GM’s Dubious Anniversary

One year ago today, then-acting General Motors chairman Kent Kresa released the following statement: “The General Motors Board of Directors authorized the filing of a chapter 11 case with regret that this path proved necessary despite the best efforts of so many.

One year ago today, then-acting General Motors chairman Kent Kresa released the following statement:

“The General Motors Board of Directors authorized the filing of a chapter 11 case with regret that this path proved necessary despite the best efforts of so many. Today marks a new beginning for General Motors. A court-supervised process and transfer of assets will enable a New GM to emerge as a stronger, healthier, more focused and nimbler company with a determination not to just survive but to excel. The Board concluded that the proposed transformation will maximize the value of the enterprise, and the return to the many stakeholders who have been involved with GM over the years.

“We are appreciative of the support from the U.S. Treasury, the President’s Task Force on Autos, the UAW and its members, salaried employees and retirees, concurring bondholders, and very importantly, the American taxpayers. The Board is confident that this New GM can operate successfully in the intensely competitive U.S. market and around the world. The Board stands behind the people of GM in embracing this unique opportunity to create value and a new company that will design, engineer, build and market the best cars and trucks in world.”

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Today Steven Rattner, who was the lead auto advisor for the Obama administration in its efforts to save the U.S. auto industry in some form recognizable to most of us, has a piece on the op-ed page of the Washington Post. It opens with a gratuitous slap at the Bush Administration—which, it should be noted, did start the ball rolling via “bridge financing” for GM and Chrysler), and then goes on to ask, as though the answer is obvious, “isn’t it time to agree that the auto rescue has been a success?”

Well, doesn’t that remain to be seen? Sure, we still have GM and Chrysler. But they are both like those people you see in weight-loss ads, people who have lost weight to such an extent that they probably needed surgery to deal with all of the extra skin. What’s the long-term prognosis? What happens when they get a whiff of a Burger King Steakhouse XT Burger?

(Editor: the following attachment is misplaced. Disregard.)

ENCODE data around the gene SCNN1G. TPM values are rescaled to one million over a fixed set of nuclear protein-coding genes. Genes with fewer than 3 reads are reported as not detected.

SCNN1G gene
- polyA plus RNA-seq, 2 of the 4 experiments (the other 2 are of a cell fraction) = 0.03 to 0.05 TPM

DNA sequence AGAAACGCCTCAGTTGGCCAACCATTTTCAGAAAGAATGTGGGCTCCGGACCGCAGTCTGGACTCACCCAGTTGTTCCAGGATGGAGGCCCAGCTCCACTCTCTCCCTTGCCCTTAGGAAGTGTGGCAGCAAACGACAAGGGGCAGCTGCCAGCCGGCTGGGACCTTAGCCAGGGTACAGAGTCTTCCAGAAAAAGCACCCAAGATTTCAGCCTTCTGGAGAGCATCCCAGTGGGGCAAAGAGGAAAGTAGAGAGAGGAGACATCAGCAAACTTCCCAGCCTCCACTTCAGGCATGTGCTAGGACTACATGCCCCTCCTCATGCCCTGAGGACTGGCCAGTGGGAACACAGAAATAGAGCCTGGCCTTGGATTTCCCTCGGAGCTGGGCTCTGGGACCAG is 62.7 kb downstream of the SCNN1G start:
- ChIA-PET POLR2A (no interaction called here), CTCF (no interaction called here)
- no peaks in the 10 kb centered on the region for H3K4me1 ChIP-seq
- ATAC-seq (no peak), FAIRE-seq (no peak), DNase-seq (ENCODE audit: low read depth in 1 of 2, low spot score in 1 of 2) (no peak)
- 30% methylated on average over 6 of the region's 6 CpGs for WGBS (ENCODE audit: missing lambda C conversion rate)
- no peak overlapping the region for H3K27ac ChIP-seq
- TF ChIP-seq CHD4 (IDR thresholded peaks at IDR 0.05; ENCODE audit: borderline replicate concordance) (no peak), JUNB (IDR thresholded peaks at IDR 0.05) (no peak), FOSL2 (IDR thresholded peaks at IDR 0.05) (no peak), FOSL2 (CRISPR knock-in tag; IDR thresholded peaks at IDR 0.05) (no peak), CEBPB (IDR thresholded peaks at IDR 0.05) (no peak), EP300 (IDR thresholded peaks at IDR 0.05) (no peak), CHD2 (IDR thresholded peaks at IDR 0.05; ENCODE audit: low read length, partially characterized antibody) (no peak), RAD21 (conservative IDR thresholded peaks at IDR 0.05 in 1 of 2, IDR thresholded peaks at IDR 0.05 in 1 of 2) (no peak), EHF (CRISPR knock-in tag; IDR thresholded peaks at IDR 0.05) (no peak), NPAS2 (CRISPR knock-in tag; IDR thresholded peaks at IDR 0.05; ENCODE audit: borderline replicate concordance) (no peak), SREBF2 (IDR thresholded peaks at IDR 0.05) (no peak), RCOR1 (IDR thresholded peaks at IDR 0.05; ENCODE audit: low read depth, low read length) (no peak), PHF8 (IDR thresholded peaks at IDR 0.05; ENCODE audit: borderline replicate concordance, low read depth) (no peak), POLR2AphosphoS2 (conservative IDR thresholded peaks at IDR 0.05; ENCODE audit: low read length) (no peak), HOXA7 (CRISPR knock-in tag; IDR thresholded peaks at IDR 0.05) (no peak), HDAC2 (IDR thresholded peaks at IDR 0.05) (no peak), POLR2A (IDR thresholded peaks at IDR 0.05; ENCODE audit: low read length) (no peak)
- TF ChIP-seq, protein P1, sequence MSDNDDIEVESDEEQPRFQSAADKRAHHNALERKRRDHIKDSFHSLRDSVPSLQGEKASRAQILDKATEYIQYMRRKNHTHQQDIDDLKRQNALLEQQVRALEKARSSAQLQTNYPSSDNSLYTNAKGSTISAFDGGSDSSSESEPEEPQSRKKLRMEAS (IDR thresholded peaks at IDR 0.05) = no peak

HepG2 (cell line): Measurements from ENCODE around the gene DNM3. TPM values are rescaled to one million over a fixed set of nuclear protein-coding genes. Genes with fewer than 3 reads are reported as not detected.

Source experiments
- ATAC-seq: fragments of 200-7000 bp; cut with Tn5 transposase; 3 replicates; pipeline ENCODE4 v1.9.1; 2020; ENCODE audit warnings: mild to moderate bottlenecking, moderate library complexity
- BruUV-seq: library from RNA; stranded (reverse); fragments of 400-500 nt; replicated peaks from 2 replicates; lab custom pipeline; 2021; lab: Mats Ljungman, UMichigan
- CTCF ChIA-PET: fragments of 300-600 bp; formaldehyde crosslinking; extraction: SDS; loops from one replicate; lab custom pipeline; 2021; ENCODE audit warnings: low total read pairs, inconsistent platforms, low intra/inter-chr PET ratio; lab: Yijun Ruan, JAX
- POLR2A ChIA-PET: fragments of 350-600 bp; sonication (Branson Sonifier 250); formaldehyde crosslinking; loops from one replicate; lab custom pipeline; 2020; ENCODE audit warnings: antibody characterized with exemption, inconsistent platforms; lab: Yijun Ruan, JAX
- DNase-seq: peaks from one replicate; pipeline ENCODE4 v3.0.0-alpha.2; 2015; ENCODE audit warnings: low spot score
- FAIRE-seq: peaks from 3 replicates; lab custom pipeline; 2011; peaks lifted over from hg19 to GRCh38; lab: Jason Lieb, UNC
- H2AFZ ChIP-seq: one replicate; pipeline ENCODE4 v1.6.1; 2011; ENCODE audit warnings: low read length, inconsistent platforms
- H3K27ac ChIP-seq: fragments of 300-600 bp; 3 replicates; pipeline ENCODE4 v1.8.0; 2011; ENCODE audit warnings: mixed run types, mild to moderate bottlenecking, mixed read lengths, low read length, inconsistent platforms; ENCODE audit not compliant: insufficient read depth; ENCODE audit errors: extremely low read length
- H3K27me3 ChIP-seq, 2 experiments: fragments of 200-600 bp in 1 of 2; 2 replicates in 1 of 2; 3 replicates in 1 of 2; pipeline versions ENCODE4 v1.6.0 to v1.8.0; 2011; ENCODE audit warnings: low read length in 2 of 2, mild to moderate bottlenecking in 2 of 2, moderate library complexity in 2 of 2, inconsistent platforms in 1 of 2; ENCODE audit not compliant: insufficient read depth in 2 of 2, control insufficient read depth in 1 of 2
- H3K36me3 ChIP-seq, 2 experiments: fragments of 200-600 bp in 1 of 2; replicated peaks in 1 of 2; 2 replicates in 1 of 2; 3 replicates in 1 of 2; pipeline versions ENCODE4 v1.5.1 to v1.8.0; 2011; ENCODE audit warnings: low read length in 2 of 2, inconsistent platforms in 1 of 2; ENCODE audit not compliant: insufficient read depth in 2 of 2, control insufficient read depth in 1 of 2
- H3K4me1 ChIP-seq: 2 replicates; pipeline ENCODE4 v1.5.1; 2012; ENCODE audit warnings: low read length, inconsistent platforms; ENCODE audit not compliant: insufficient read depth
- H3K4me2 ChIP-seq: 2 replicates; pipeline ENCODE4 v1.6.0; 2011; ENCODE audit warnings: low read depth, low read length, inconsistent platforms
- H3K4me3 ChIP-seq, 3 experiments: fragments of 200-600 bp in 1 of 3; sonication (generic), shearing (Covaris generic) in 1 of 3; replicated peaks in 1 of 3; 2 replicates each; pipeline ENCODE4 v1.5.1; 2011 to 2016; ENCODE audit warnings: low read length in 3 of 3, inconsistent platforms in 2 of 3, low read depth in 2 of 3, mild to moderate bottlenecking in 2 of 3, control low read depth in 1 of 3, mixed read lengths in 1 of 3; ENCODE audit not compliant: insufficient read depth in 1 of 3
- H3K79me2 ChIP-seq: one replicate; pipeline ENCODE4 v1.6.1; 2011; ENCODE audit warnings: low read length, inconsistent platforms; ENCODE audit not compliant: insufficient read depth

While Rattner includes Chrysler in his examination of what’s happened, the primary focus, undoubtedly for anniversary reasons, to say nothing of it being, ostensibly, too big to fail, is GM.

So what did Rattner say they did?

  1. Wiped out more than $65-billion in liabilities from the balance sheet of GM. And the government minders, including Rattner, “insisted on a cold-blooded look at operating costs” in contrast to the “years of rosy-scenario forecasting.” A result of that is the reduction of expenses at GM North America on the order of $8-billion.
  2. Made sales assumptions on a conservative basis such that GM could still make money at industry sales volumes of 10 million annual units.
  3. Demanded a “fresh approach to management.”

Who can quibble with any of that? Some people, of course. For example, rather that the fast-track bankruptcy process, they might say, GM should have gone through the more traditional, drawn-out approach, which would have, perhaps, resulted in the voiding of all contracts, which could have had the effect of lower production costs. It could have also resulted in empty dealership lots, but that’s another story.

What isn’t said clearly is the fact that all three items meant a whole lot of people lost their jobs, from the factory floor to the proverbial 14th floor.

Here’s hoping that five years from now Rattner will still proclaim success.